Skip to main content

Cabinet fired after two Yemeni officials resign over deadly protests

From Mohammed Jamjoom, CNN
Yemeni medics treat wounded anti-government protesters after a security crackdown in Sanaa March 18, 2011.
Yemeni medics treat wounded anti-government protesters after a security crackdown in Sanaa March 18, 2011.
STORY HIGHLIGHTS
  • NEW: Yemen announces probe of protest crackdown that killed 52 people
  • President Saleh dismisses his entire Cabinet
  • A top ruling party official says Saleh needs to think about quitting
  • The human rights minister and ambassador to the United Nations step down

(CNN) -- Yemeni President Ali Abdullah Saleh dismissed his Cabinet on Sunday, according to Tareq Al-Shami, a spokesman for the country's ruling party, but has asked the officials to stay on until a new Cabinet is appointed.

The move followed what sources said were the weekend resignations of two top Yemeni officials to protest a government crackdown on protesters that left 52 people dead last week.

"The Embassy of the Republic of Yemen hereby would like to express its condolences and heartfelt sorrow for the loss of innocent lives," read a statement released Sunday by the Yemeni embassy in Washington, D.C. "The perpetrators of this heinous act will be prosecuted to the full extent of the law."

According to the statement, Yemen's chief prosecutor has launched an investigation into the shootings at Sanaa on Friday and is questioning 17 suspects accused of orchestrating the massacre.

Dozens dead in Yemen clashes
RELATED TOPICS
  • Yemen

News of Human Rights Minister Huda al-Bann's resignation came from an official in her office who is not authorized to speak to the media and asked not to be named.

A foreign ministry official told CNN about the resignation of Abdullah Al-Said, Yemen's ambassador to the United Nations. Al-Said was replaced by Abdullallah Yahya Alsalal, according to Yemen's embassy in the United States.

The resignations came amid new signs of cracks in support for Saleh.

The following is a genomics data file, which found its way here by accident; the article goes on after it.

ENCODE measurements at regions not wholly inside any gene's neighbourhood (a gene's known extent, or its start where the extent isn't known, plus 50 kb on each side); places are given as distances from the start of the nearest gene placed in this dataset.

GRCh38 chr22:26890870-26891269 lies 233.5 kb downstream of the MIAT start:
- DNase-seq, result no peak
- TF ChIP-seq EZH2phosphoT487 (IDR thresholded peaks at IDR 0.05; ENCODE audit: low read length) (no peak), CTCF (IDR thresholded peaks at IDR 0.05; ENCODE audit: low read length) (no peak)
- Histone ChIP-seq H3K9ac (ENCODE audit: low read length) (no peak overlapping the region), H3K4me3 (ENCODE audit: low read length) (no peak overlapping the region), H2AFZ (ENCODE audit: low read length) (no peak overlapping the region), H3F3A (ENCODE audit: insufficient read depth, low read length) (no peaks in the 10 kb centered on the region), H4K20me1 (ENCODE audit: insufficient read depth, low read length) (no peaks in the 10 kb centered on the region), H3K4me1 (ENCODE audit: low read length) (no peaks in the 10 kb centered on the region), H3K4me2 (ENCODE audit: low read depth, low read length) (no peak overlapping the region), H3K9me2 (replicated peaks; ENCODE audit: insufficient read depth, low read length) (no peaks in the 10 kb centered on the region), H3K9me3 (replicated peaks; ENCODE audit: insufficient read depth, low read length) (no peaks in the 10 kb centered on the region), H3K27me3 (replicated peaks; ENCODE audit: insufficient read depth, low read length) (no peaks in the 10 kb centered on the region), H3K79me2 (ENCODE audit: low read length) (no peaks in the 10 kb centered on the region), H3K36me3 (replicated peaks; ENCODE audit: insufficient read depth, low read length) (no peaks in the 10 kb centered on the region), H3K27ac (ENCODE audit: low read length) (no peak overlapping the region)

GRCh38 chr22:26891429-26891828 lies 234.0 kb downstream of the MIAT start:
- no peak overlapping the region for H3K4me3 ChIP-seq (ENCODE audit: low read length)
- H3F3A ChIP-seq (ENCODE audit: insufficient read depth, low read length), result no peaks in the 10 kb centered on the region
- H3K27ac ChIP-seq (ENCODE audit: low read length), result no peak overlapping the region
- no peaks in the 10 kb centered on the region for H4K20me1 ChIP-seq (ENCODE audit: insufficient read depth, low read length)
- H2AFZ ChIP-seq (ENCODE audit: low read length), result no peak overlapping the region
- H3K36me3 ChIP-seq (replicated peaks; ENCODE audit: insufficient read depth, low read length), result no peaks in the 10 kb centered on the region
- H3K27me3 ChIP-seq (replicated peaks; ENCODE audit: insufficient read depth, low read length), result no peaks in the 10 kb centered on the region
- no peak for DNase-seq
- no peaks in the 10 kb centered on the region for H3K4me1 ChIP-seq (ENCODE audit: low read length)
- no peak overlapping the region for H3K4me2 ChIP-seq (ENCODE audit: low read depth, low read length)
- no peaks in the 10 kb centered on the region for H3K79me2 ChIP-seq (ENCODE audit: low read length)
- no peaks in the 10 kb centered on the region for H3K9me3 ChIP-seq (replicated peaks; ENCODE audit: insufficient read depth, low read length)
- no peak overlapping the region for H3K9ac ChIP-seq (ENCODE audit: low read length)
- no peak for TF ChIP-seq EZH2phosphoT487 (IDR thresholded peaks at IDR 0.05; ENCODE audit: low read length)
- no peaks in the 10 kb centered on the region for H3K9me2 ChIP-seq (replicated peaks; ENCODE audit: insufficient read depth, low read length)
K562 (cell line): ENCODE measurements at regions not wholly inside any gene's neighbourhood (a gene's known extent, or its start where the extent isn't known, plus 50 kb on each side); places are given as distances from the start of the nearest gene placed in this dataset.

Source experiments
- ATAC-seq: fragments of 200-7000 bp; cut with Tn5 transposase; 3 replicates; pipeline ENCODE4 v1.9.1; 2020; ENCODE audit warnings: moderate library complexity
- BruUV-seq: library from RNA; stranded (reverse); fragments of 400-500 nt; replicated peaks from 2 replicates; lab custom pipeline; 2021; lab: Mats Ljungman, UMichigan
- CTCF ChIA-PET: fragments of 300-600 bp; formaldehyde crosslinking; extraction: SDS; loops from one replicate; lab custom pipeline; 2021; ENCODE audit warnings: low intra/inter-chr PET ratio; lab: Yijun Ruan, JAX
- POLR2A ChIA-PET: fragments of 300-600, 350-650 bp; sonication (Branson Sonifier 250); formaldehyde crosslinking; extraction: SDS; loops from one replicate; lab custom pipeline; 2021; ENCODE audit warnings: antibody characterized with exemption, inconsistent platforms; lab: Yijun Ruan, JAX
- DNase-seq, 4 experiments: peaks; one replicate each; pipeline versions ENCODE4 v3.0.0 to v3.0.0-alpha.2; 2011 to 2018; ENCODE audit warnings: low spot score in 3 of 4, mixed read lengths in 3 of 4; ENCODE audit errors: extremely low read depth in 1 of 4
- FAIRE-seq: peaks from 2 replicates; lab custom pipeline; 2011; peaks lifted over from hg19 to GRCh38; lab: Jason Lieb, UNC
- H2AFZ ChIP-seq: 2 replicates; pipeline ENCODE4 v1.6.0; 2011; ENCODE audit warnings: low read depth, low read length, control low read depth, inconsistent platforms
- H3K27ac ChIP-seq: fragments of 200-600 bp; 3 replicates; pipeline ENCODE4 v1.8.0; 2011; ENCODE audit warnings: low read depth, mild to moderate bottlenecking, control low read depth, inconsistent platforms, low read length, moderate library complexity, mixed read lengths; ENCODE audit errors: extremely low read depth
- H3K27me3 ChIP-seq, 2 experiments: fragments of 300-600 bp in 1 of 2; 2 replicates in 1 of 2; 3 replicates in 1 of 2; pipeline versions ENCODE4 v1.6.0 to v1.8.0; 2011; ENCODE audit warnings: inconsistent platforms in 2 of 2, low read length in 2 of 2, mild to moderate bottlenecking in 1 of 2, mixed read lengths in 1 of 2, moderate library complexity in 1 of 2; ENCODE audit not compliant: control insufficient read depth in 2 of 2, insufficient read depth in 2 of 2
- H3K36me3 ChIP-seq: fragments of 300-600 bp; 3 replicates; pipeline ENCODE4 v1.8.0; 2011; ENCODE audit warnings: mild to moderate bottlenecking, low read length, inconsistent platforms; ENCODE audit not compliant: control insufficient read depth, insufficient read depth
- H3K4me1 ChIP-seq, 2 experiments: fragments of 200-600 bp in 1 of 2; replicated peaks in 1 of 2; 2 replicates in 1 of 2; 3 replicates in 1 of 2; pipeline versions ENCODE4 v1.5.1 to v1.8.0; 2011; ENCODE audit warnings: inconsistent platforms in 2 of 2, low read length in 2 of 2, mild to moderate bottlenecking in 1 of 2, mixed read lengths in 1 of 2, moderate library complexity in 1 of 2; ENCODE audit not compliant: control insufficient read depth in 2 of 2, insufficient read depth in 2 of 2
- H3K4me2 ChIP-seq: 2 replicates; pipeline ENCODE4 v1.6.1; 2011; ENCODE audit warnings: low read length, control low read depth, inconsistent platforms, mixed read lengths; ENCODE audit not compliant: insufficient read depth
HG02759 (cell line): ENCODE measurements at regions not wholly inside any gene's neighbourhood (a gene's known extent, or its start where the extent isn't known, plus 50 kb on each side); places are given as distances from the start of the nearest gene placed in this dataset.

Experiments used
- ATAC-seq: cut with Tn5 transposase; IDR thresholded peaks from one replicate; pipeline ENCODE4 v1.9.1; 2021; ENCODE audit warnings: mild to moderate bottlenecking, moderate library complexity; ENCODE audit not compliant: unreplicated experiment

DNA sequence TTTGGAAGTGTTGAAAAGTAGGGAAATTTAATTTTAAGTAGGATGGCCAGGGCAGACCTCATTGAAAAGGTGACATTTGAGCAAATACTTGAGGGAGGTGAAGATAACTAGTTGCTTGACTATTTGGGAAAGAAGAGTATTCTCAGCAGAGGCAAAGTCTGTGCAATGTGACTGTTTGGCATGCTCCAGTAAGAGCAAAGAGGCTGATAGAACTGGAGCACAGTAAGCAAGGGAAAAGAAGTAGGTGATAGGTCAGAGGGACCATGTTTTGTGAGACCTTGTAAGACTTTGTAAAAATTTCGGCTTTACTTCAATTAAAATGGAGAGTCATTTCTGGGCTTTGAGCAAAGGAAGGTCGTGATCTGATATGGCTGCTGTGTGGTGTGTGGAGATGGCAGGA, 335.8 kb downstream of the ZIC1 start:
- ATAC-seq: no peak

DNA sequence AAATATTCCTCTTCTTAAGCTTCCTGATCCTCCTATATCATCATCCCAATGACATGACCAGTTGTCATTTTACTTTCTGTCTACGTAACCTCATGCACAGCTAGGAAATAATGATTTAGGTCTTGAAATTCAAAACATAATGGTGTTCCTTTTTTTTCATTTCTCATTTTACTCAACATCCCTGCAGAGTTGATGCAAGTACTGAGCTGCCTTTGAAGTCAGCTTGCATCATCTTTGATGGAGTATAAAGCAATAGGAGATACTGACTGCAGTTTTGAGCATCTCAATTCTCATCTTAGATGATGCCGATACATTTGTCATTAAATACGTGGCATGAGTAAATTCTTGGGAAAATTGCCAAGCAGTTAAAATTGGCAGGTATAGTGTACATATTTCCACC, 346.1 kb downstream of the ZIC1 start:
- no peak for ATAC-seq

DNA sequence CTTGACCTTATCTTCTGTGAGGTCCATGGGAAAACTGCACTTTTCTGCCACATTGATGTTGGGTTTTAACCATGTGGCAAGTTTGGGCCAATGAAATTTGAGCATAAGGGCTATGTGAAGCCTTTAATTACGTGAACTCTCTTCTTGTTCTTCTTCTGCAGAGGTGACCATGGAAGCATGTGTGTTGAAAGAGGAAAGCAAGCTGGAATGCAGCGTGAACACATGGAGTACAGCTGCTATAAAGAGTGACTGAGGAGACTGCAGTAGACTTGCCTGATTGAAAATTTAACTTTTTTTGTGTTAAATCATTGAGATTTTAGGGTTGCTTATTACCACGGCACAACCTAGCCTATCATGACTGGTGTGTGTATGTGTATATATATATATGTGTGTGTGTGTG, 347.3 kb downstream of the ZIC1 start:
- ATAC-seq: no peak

Senior ruling party member Mohammed Abulahoum said Sunday that Saleh "should seriously consider a good, safe exit strategy" to "prepare the foundation in Yemen for a good transfer of power from him to the next authority or president."

Abulahoum "strongly" condemned Friday's violence, and in protest, has withdrawn a plan he proposed to mediate between the president and the opposition.

Members of Saleh's own tribe are also calling for him to step down, according to Yemeni ruling party officials who have asked not to be named as they are not authorized to speak to the media.

Tens of thousands of people protested Sunday outside Sanaa University in the capital, eyewitnesses said. CNN was not able to independently confirm the size of the protests.

Funerals were held Sunday for some of the people killed in attacks Friday, with bodies of the victims carried through the streets.

In addition to the fatalities, more than 100 people were hurt Friday in clashes between tens of thousands of anti-government protesters and security forces outside the university, medical officials on the scene said.

Saleh announced that a state of emergency had been declared, and he expressed his "deep regret" over the casualties.

Witnesses said the clashes began after government supporters and anti-government demonstrators threw rocks at each other. Security forces shot into the air and then into the crowd; they also fired tear gas to try to disperse the crowd, witnesses said.

Yemen has been wracked by weeks of unrest, with thousands protesting Saleh's government.

High unemployment has fueled much of the anger among a growing young population steeped in poverty. The protesters also cite government corruption and a lack of political freedom.

The president has said he will not run for another term in the next round of elections. He also has pledged to bring a new constitution to a vote by the end of the year and transfer government power to an elected parliamentary system.

Journalist Hakim Almasmari contributed to this report

Part of complete coverage on
'Sons of Mubarak' in plea for respect
Pro-Mubarak supporters believe Egypt's former president is innocent of charges of corruption and killing protesters.
Timeline of the conflict in Libya
Fighting in Libya started with anti-government demonstrations in February and escalated into a nationwide civil war.
Who are these rebels?
After months of seeming stalemate, Libyan rebels declared they were moving in on Tripoli. But who are they?
Why NATO's Libya mission has shifted
Six months and more than 17,000 air sorties after it began, NATO's Operation Unified Protector in the skies over Libya grinds on.
Interactive map: Arab unrest
Click on countries in CNN's interactive map to see the roots of their unrest and where things stand today.
Send your videos, stories
Are you in the Middle East or North Africa? Send iReport your images. Don't do anything that could put you at risk.
Libya through Gadhafi's keyhole
Behind the official smiles for the cameras some people in Libya's capital are waiting for the rebels, reports CNN's Ivan Watson.
How Arab youth found its voice
Tunisia's Mohamed Bouazizi not only ignited a series of revolts but heralded the first appearance of Arab youth on the stage of modern history.
 
Quick Job Search